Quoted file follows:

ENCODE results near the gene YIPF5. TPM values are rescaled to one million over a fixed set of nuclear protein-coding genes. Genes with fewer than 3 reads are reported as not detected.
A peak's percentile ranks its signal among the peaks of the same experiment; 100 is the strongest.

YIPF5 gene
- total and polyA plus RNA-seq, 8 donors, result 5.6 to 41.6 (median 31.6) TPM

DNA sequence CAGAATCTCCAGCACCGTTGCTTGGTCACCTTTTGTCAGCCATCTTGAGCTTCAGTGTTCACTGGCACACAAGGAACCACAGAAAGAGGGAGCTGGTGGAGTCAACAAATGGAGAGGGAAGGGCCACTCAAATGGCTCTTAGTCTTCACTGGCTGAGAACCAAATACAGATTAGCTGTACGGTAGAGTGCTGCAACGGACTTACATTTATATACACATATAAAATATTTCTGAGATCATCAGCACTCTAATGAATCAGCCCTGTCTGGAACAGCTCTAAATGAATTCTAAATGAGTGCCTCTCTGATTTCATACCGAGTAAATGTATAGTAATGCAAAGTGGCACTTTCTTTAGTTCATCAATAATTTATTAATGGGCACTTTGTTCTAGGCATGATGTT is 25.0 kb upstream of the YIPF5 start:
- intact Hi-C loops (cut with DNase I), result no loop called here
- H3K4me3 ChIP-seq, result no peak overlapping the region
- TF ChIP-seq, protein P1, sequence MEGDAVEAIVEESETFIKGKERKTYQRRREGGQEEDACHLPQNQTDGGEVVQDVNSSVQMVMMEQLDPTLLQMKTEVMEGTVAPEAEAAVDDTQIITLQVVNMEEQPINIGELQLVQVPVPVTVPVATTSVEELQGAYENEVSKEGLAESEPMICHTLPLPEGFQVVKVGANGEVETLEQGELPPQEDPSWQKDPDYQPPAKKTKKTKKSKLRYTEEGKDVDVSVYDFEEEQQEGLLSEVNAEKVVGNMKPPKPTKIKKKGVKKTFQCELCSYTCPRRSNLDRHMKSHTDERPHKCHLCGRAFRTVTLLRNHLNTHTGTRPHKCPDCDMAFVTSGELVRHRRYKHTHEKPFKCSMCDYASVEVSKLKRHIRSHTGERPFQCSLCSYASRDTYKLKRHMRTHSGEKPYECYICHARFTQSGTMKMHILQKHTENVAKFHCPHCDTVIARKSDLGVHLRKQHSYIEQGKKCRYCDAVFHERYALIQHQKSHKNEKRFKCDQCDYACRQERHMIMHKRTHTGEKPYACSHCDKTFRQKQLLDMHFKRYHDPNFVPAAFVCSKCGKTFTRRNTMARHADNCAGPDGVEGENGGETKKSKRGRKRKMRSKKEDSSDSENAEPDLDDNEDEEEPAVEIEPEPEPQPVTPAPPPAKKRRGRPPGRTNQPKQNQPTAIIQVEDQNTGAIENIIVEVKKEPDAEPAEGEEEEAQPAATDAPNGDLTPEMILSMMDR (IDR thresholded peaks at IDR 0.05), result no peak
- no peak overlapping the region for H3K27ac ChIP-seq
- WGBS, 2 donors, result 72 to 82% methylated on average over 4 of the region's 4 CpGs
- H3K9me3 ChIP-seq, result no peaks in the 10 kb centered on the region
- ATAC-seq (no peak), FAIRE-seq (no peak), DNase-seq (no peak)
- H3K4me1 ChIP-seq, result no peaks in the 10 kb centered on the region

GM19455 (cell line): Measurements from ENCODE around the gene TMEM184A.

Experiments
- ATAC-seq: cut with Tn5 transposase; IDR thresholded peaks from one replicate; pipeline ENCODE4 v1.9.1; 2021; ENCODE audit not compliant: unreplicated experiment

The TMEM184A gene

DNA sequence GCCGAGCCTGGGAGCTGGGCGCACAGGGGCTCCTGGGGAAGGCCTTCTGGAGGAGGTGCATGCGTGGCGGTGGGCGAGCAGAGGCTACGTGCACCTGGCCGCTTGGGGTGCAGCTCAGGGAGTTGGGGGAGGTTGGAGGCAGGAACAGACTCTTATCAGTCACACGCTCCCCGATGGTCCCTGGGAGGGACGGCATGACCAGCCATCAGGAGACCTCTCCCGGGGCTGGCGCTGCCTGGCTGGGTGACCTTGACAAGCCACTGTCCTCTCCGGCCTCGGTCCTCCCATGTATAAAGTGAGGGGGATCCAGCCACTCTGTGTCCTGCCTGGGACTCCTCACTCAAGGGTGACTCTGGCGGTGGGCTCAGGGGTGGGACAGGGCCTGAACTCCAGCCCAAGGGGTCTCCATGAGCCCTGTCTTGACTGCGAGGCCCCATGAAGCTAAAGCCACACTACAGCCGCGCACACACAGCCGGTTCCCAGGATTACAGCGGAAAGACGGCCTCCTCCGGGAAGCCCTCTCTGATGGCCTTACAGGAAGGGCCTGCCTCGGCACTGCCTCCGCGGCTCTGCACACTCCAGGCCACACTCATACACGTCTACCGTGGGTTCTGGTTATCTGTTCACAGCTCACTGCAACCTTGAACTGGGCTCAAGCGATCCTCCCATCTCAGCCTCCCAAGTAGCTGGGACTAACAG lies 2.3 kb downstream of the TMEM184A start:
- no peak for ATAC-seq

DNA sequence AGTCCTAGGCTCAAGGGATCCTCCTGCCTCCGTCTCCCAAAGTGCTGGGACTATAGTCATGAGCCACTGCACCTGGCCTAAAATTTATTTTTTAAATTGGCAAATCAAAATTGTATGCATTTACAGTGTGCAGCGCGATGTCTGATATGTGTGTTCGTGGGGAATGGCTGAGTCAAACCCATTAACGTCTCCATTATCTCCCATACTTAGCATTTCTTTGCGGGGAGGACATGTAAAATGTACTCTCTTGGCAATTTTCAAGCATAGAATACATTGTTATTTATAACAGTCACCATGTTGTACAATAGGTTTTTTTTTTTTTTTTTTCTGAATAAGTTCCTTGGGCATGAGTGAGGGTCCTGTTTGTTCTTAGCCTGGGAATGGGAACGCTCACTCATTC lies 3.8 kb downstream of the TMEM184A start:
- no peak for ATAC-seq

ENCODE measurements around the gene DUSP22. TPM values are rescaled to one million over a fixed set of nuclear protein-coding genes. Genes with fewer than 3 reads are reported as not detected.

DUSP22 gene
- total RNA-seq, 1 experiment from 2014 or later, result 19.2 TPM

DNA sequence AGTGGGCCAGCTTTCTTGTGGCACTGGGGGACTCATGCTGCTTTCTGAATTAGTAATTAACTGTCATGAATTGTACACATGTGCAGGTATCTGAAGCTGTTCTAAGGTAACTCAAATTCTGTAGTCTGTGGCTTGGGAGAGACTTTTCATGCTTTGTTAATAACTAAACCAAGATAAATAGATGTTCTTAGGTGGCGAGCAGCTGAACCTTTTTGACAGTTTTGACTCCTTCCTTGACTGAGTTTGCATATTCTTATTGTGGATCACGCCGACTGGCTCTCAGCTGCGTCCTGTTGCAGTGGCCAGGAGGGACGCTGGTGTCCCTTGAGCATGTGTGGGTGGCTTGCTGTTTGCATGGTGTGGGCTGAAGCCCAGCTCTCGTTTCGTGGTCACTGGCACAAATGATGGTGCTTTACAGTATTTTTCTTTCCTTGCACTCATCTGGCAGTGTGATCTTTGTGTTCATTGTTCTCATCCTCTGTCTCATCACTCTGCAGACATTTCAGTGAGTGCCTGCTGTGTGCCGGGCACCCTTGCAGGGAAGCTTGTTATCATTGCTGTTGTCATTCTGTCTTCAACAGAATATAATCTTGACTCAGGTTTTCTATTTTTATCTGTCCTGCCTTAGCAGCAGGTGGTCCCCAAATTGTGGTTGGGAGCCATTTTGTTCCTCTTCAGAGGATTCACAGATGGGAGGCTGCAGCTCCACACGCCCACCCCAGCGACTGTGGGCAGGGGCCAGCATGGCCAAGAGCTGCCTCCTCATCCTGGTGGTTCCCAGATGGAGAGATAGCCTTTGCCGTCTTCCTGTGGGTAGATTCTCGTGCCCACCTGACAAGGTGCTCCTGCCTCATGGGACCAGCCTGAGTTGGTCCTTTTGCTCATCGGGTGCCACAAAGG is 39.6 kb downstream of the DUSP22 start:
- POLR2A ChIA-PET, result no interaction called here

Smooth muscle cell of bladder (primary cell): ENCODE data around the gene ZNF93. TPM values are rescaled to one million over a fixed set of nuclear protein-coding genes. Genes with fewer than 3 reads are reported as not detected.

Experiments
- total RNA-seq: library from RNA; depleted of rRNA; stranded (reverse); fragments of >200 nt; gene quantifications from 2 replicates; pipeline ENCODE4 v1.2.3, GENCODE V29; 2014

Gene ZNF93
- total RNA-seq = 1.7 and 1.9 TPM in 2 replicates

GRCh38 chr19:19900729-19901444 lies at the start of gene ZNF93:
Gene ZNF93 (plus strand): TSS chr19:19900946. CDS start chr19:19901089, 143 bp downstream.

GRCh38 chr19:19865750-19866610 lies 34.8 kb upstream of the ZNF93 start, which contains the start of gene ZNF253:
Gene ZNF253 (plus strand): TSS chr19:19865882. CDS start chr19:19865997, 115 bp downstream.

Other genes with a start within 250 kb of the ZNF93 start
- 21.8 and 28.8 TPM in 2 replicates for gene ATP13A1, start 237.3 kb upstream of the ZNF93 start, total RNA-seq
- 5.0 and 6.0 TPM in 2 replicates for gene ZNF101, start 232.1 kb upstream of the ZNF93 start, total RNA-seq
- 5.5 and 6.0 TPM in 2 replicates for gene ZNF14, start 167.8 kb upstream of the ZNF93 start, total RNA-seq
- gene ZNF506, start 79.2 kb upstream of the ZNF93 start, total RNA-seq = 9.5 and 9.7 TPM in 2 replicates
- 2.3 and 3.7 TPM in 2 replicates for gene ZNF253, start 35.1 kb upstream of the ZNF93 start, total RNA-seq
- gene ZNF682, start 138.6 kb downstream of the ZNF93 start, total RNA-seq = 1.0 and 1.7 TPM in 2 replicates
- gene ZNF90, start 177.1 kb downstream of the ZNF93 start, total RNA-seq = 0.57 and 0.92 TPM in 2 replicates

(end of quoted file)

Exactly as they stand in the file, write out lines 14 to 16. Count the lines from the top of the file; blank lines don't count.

GM19455 (cell line): Measurements from ENCODE around the gene TMEM184A.

Experiments
- ATAC-seq: cut with Tn5 transposase; IDR thresholded peaks from one replicate; pipeline ENCODE4 v1.9.1; 2021; ENCODE audit not compliant: unreplicated experiment